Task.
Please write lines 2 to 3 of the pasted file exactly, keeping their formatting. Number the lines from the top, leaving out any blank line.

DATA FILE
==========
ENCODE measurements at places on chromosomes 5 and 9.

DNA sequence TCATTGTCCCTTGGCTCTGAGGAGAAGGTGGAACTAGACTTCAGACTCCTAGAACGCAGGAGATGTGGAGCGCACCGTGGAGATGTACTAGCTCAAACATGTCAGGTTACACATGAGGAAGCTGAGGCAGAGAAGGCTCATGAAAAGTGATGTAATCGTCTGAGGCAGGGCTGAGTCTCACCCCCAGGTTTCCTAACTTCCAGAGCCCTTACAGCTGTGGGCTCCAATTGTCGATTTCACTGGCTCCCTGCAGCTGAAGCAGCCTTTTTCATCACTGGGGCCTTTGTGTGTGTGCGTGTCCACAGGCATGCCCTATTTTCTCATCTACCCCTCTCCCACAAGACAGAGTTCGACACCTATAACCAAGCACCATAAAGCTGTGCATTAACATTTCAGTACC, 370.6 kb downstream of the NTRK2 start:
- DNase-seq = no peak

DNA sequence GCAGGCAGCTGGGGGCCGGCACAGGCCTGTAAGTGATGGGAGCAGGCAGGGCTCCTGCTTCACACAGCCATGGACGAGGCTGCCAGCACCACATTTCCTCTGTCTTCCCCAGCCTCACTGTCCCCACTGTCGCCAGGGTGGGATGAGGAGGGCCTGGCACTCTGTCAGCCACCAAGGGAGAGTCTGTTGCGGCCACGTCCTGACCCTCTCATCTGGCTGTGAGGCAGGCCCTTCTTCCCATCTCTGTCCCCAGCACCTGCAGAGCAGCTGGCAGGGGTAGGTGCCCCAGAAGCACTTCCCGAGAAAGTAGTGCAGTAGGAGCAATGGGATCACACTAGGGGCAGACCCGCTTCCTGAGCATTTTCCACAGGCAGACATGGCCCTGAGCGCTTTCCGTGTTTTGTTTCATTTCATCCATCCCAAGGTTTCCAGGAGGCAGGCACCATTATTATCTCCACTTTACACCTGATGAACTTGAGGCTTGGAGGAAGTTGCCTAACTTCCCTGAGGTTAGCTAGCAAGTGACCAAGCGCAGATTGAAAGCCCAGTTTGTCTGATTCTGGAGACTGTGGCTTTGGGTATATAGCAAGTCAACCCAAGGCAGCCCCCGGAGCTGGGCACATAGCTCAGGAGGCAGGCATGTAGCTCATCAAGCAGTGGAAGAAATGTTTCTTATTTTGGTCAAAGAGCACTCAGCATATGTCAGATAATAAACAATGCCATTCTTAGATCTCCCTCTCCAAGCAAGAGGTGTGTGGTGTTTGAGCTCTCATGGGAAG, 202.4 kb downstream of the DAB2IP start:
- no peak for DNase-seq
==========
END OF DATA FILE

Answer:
DNA sequence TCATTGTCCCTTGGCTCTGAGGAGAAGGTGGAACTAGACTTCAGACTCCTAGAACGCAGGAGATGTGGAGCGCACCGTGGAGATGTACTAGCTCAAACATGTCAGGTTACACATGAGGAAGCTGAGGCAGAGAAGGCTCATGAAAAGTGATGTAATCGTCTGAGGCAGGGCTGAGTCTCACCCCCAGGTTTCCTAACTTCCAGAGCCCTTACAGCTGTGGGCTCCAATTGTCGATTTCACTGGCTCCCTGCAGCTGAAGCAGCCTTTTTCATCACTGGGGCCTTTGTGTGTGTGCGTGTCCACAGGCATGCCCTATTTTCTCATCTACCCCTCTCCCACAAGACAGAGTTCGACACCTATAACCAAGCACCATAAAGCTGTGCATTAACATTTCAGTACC, 370.6 kb downstream of the NTRK2 start:
- DNase-seq = no peak